LOUISVILLE, Ky. (WDRB) -- A company that planned to build a $40 million methane plant powered by decomposing food waste from a proposed food hub in west Louisville has decided not to proceed with its plans.

"We heard a rising level of concern and as a result we decided to removed it from our master plan for the project," said Seed Capital Kentucky co-founder Stephen Reily.

Nature’s Methane, an affiliate of Fort Wayne, Ind.-based Star Energy Holdings, had planned a methane plant at the food hub that would employ about 10 people. It was one of two such projects planned for Louisville, with the other at 17th and Maple Streets, which is less than a block away from a school.

"Do not try to dump on west Louisville.  We've been dumped on enough.  I don't know why administration is so bent on bringing something that could be a danger to children to families to everybody.  We need to make sure they do not come into a residential area.  The fight is not over," said Metro Council District 3 representative Mary Woolridge.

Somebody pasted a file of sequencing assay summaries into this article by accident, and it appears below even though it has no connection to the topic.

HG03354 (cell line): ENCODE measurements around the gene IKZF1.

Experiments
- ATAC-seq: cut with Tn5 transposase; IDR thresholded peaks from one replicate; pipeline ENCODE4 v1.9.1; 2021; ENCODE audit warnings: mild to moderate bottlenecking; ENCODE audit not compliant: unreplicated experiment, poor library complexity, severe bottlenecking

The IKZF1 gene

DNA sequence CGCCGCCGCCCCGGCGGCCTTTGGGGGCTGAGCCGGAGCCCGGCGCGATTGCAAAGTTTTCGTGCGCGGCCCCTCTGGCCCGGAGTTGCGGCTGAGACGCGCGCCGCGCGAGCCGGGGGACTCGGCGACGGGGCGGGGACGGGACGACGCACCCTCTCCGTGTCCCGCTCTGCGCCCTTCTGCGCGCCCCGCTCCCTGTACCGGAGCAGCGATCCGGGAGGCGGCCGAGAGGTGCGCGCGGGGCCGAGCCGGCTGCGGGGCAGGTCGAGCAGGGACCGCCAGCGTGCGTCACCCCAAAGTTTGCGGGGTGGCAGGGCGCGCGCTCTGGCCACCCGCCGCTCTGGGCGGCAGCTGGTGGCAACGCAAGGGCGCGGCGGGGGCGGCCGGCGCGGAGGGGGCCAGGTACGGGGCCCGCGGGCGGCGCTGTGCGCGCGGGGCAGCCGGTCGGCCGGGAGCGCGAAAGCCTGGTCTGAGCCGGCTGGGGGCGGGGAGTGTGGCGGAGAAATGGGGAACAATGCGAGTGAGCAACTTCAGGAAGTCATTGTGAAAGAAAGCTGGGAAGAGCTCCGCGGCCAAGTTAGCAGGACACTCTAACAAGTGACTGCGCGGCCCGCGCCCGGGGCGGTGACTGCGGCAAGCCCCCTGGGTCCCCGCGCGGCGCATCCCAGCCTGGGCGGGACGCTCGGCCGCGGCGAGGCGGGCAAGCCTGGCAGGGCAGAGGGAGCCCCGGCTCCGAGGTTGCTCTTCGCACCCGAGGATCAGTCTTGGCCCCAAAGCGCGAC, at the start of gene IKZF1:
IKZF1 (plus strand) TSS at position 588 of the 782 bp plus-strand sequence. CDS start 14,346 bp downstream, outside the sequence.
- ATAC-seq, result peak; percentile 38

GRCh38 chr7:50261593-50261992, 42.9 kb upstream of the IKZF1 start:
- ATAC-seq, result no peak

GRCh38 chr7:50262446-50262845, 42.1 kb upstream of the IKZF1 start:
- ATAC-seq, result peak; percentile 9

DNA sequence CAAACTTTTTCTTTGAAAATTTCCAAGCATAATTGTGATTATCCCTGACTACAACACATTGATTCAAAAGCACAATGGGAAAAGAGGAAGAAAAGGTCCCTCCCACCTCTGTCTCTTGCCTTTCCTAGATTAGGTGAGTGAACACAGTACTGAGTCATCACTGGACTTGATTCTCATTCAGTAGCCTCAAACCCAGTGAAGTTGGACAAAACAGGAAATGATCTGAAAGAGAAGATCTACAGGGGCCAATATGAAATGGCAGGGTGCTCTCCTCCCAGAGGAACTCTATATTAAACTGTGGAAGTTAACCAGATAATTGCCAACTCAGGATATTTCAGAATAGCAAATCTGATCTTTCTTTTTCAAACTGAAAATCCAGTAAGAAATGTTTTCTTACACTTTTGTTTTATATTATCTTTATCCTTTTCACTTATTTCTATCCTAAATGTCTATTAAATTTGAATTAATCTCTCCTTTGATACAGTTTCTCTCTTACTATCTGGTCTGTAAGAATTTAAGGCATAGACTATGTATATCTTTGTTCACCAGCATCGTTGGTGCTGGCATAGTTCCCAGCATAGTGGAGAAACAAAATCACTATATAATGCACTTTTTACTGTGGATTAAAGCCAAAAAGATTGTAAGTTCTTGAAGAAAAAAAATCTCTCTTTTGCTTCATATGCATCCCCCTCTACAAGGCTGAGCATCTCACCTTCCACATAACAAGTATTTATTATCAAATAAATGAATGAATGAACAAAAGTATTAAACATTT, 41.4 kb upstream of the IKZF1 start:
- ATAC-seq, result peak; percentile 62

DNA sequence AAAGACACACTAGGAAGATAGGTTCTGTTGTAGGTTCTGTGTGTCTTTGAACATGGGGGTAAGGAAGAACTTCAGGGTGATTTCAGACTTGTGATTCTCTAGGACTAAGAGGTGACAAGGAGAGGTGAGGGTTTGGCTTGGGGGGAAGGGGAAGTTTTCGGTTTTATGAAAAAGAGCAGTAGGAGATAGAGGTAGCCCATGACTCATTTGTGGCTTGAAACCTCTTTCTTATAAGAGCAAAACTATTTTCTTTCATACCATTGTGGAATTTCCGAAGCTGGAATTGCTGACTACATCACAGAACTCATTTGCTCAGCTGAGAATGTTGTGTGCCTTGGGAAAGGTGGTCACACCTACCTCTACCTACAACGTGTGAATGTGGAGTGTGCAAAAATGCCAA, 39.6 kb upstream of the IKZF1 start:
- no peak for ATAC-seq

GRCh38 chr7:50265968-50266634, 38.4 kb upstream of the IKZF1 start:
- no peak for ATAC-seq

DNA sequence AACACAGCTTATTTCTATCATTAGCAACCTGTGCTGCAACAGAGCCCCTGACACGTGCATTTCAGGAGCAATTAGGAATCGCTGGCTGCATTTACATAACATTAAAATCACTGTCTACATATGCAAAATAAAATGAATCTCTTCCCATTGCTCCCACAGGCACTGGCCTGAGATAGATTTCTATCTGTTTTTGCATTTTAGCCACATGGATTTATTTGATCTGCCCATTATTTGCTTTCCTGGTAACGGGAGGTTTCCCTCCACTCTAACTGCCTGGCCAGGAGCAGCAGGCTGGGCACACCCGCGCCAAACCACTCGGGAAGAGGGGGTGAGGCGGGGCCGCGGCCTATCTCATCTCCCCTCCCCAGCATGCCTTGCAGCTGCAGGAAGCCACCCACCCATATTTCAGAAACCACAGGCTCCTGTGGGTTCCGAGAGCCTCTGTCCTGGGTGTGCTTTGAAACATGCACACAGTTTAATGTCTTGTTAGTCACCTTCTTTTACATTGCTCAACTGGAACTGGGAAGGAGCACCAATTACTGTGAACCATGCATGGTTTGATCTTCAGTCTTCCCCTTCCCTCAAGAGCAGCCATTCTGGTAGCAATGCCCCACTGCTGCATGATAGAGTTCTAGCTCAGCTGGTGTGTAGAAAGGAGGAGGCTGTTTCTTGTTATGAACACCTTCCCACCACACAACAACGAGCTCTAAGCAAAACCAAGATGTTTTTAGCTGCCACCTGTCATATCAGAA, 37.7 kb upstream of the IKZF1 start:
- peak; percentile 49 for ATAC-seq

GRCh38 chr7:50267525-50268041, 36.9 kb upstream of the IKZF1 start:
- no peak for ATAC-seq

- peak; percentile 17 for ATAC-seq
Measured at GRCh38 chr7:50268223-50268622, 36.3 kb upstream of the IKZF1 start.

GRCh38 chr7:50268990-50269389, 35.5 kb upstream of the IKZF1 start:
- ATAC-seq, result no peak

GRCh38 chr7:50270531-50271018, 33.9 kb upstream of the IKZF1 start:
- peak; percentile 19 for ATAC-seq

“I am the biggest cheerleader for economic development, especially when it comes to west Louisville.  I'm the biggest cheerleader, but not when it comes to this type of development. We deserve better,” Councilwoman Woolridge added.

Neighbors were also worried about methane gas being released into the air, as well as smells and truck traffic -- and they had a general concern about such projects being "dumped" on the west end, in neighborhoods where residents might not voice any opposition.

Nature's Methane has postponed its Monday meeting with the Board of Zoning Adjustment to discuss the proposed plant on 17th and Maple Streets.

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